Iranian President Hassan Rouhani told President Trump not to impose sanctions on the regime, warning the Iranians could restart their nuclear program "within hours" in retaliation.

"If they are inclined to get back to those experiences, Iran would certainly return in a short time -- not a week or a month but within hours -- to a situation more advanced than before the start of negotiations," Rouhani told Iranian parliament, per a semi-official domestic media outlet.

That threat likely will be tested as Trump implements a new sanctions law recently passed by Congress in response to Iranian aggression beyond the nuclear weapons program. Rouhani accused the United States of breaking the nuclear pact and portrayed Trump as an unreliable and belligerent leader.

"The world has clearly seen that under Trump, America has ignored international agreements [negotiated by former President Barack Obama's administration] and ... has shown to the world and even its allies that the United States is no good partner or reliable negotiator," Rouhani said.

Secretary of State Rex Tillerson's team maintained that "we are complying" with the deal by providing the sanctions relief required under the terms of nuclear pact, known as the Joint Comprehensive Plan of Action.

"But we still believe that what Iran is doing is destabilizing and that the JCPOA doesn't fully recognize and comprehend and encompass all those destabilizing activities that Iran is engaged in," State Department spokeswoman Heather Nauert said Tuesday.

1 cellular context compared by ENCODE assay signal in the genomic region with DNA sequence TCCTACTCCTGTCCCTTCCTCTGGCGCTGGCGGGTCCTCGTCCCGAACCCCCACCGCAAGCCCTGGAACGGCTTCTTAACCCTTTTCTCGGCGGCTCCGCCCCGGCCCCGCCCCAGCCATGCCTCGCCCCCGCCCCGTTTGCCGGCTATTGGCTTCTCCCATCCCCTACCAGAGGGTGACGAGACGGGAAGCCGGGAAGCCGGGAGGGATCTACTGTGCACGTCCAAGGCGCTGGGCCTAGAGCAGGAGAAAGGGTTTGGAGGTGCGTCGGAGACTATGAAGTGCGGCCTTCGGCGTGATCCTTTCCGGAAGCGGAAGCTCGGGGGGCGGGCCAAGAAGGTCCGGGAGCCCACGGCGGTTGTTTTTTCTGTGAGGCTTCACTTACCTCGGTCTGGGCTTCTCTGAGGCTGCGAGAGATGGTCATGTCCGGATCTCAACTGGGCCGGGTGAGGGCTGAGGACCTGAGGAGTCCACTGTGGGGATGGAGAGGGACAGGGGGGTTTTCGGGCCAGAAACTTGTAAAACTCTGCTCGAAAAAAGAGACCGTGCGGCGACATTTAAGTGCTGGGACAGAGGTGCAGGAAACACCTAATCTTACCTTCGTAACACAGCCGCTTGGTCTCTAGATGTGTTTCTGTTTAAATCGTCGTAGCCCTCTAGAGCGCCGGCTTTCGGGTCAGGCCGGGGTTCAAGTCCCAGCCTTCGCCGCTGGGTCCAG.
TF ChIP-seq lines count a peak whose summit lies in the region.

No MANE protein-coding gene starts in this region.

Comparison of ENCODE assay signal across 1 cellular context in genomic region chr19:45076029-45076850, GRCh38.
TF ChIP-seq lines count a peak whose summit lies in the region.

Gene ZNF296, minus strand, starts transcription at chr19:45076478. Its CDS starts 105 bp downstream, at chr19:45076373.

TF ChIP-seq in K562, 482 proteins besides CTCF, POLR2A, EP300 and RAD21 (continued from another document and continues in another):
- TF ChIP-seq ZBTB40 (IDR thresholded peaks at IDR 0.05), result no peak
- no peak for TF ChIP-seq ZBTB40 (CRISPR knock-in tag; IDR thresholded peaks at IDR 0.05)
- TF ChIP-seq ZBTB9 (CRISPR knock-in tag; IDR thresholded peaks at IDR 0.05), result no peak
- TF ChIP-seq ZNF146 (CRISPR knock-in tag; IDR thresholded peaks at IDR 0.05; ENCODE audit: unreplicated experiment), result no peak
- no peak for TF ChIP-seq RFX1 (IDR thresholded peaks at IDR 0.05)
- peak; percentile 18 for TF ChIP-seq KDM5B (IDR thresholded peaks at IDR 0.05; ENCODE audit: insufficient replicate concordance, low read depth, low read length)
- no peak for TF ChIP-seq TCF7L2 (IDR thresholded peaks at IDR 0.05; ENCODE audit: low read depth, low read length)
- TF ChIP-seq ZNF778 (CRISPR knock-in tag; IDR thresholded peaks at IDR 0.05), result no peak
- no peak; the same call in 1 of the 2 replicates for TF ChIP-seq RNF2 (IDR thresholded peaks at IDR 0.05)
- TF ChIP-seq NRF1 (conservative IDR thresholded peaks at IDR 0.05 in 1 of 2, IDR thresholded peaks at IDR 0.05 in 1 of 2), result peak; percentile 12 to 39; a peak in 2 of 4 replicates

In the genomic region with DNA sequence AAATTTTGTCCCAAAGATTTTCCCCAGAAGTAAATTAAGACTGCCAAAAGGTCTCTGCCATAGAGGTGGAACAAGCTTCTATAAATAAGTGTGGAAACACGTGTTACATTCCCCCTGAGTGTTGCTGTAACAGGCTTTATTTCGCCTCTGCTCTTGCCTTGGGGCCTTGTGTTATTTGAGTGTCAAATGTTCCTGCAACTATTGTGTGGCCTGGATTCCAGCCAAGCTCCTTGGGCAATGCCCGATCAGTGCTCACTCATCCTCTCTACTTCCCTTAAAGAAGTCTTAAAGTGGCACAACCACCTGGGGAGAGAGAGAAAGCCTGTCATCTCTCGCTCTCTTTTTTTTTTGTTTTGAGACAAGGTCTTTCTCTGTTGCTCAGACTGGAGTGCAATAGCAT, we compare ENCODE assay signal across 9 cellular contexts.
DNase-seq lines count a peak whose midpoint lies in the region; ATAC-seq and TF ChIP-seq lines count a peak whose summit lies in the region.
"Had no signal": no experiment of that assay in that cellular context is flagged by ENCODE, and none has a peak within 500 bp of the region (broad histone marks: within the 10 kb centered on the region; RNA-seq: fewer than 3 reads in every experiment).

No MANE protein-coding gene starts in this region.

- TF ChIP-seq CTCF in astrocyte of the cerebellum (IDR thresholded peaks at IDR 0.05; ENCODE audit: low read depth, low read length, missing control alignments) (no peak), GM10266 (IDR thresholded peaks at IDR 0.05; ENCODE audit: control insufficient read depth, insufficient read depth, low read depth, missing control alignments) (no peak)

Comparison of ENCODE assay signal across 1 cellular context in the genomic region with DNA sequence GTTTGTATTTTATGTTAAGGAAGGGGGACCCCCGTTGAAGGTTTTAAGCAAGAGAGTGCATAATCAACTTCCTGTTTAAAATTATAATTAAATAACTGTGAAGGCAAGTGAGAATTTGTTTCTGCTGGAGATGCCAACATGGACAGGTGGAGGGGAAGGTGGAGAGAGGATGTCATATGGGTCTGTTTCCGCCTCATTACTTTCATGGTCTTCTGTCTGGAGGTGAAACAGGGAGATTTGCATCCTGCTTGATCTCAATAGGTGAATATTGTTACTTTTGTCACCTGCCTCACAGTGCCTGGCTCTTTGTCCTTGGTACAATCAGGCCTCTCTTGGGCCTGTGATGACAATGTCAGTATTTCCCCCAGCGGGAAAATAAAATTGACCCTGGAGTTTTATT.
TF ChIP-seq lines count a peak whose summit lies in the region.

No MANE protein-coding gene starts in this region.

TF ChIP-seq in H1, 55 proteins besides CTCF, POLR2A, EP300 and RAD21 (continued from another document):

Iran hawks argued Rouhani's threat shouldn't be taken seriously.

"Rouhani has staked significant political capital to ink the 2015 nuclear deal, and more importantly, he rightly understands how much the accord provides Iran," Behnam Ben Taleblu, an analyst at the Foundation for Defense of Democracies, told the Wall Street Journal.

The National Iranian-American Council, which defends the agreement, accused Trump of destabilizing the deal and the region.

"We warned that new congressional sanctions would lead to Iran doubling down on its missile program and the Revolutionary Guard, empowering hardline elements while destabilizing the JCPOA," Trita Parsi, the president of the council, said Tuesday.

But Trump's national security team won't overlook Iranian aggression — increased support for terrorists in Lebanon, for instance, and harassment of U.S. vessels in the Persian Gulf — in order to avoid angering the regime.

"Iran cannot be allowed to use the nuclear deal to hold the world hostage," Nikki Haley, the U.S. ambassador to the United Nations, said in response to Rouhani. "The nuclear deal must not become 'too big to fail.'"

Rouhani, for his part, mocked the United States for using a weapon colloquially known as "the mother-of-all-bombs" in the fight against ISIS in Afghanistan, while declaring that their own programs are not a threat to the world.

"Today is not the time for displaying the mother of all bombs; today is not the time for unveiling mother of sanctions; let's unveil the mother of talks," Rouhani said. "We are after peace. Our weapons are meant for peace and our [quest for] peace relies on our arms."